Wednesday, June 19, 2019

Sunday, May 26, 2019

Prothonotary Warblers Nesting Successfully in Virginia’s Coastal Plain

[Shirley Devan here as guest blogger to let you know what's going on at several sites where CVWO volunteers are monitoring Prothonotary Warblers.]

Male Prothonotary Warbler on railing at Powhatan
Creek Trail in Williamsburg, VA. Photo by Judy Jones.
First clutches of Prothonotary Warblers are just about complete at the six sites where CVWO volunteers monitor nest boxes across the Coastal Plain of Virginia. Many of them are “in your backyard” or a park near you. Here’s a brief summary of nesting activity mid-season at four sites:

In Chesapeake, VA on the Northwest River (near Northwest River Park), volunteers monitor 87 nest boxes where Prothonotary Warblers (PROW) have nested in man-made boxes since 2009. Eighty-three of the 87 boxes have hosted some sort of PROW activity so far – from “a sprig of moss” (installed by the male to attract a female) to fledged nestlings. And over 105 nestlings have successfully fledged as of May 21. June and July will find the warblers busy with second clutches.

Prothonotary Warbler nest with 6 eggs
at Northwest River. Photo by Shirley Devan
Prothonotary Warbler nestlings only about 2 days old. Photo by Shirley Devan
Well-fed Prothonotary Warbler nestlings. Photo by Judy Jones

In Williamsburg, VA, three locations host a total of 24 boxes.
  1. Chickahominy Riverfront Park has 12 nest boxes most of which are on Gordon Creek. Many can be seen from the shore line and camp sites. These boxes were installed in 2017. In this third year, the Prothonotary Warblers have occupied 8 boxes so far and Carolina Chickadees nested in 3 boxes. As of May 20, there are 23 eggs and nestlings in boxes at this park.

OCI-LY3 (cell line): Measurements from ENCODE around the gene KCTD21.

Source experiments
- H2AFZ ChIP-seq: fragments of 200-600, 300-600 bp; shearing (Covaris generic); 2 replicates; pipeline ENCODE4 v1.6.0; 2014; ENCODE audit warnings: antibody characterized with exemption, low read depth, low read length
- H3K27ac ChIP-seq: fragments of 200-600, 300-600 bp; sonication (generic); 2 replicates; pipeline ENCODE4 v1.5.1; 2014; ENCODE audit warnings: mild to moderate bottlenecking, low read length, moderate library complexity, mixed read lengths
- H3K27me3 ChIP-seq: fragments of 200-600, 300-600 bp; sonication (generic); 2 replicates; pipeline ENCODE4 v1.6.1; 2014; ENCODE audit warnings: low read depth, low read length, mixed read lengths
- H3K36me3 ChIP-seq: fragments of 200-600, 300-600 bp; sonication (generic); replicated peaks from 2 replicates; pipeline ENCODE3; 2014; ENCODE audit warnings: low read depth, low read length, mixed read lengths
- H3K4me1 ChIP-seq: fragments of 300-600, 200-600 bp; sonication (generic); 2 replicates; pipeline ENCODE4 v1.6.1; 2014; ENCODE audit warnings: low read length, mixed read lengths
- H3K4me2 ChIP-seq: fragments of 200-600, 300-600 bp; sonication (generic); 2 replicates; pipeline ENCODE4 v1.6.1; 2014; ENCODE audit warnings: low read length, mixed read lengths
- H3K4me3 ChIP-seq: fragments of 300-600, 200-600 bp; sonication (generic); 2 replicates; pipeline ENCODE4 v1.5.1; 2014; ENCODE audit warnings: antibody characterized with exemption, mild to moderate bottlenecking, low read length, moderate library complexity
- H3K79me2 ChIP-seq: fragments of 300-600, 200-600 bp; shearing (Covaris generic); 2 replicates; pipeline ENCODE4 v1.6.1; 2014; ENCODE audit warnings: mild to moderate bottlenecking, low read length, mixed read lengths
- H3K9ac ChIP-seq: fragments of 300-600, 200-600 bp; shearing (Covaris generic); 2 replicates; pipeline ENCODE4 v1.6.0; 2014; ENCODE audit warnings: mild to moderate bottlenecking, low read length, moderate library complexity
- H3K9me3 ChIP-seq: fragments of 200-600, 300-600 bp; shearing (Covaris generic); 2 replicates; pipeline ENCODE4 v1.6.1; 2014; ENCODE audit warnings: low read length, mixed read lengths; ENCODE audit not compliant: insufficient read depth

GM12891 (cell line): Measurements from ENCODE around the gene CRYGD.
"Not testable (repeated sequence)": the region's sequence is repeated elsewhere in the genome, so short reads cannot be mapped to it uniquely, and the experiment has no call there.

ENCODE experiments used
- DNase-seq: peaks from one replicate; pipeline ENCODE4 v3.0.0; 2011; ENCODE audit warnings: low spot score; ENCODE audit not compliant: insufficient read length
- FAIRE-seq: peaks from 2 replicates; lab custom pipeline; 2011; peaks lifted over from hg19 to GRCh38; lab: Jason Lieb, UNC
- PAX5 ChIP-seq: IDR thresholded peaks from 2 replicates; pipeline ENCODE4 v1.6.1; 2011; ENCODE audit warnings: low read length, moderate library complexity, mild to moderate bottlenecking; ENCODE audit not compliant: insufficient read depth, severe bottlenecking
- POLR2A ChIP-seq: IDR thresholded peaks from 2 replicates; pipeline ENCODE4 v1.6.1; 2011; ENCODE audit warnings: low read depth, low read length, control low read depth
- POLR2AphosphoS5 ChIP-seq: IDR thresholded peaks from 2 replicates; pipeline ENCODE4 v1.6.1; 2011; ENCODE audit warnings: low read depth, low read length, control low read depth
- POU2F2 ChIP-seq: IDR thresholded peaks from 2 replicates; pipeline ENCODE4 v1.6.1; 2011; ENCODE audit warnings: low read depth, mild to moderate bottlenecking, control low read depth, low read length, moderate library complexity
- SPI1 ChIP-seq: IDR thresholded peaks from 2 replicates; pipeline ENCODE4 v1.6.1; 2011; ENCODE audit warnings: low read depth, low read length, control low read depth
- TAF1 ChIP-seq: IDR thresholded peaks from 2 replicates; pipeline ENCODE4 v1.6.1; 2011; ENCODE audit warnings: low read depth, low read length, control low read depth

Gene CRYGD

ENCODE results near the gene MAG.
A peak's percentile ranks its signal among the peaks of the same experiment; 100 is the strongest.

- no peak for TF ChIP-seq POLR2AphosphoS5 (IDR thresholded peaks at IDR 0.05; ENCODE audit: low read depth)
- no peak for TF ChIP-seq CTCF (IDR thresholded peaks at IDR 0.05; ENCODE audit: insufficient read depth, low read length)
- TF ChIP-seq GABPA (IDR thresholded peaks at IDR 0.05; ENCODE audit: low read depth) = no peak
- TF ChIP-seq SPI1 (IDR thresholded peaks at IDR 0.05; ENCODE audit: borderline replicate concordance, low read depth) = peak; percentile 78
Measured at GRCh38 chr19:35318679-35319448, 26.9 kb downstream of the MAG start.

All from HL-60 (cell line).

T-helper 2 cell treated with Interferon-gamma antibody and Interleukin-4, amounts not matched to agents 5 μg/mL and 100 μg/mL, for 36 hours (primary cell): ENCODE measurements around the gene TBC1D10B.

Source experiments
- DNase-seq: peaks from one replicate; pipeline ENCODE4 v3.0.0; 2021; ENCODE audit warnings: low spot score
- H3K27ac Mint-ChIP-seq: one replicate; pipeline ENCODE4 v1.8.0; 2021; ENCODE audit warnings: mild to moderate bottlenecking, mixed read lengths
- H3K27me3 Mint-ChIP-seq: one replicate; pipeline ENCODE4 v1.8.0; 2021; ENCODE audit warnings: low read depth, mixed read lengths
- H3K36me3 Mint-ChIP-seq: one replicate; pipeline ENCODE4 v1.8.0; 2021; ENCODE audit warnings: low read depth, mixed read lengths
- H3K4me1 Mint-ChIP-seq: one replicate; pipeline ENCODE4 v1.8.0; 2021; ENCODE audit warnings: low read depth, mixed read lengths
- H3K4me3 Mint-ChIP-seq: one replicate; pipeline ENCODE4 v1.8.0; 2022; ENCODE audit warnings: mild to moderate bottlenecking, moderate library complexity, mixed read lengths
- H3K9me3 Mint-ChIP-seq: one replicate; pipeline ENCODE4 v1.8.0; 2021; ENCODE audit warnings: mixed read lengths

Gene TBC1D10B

2. At Powhatan Creek Trail, seven PROW boxes have been in place since 2015. This year was just like previous years – Carolina Chickadees nested in 6 boxes before the PROWs returned from their winter home in Central America. As of May 20, the chickadees are finished with their first and only clutch, boxes have been cleaned out, and PROWs have taken occupancy in 3 boxes with 8 eggs.
  3. A new trail of 5 PROW nest boxes has been created along the Nature Trail at Fords Colony, a residential community. This trail is sponsored by the WINGS bird club at Fords Colony, and residents monitor the trail weekly. As with most new trails, it takes a year or so for the PROWs to find the boxes. Volunteers hear the PROWs singing each time they check the boxes and one box has the beginnings of a nest. So far, only Carolina Chickadees have taken up residence.
Almost ready to fledge! Nestling responds to nearby adults
who promise tantalizing food. Photo by Judy Jones.
Just-fledged nestling SWIMS the short distance to a cypress
knee where parents are waiting. Photo by Judy Jones.
Prothonotary Warblers are devoted parents. While the female incubates the eggs, the male brings her food. Both adults feed the nestlings during the 10 days they are in the nest. If something happens to one of the adults, the other adult has a very difficult time providing enough food for the nestlings to be ready to fledge in 10 days. Volunteers have observed nestlings fledge from the nest box and witnessed the amazing care and diligence of the adults as they fly directly to each fledgling and escort the little one to safety in the woods.

PROWs like cavities – natural and man-made – near swamps, rivers, and bottomland forests. PROW is the only warbler east of the Mississippi River that nests in cavities. Hence it is an easy bird to study because biologists can closely study and monitor adults and nestlings.

You can read much more about Prothonotary Warblers and see many photos and hear their "sweet sweet sweet" song at Cornell Lab of Ornithology's web site, All About Birds.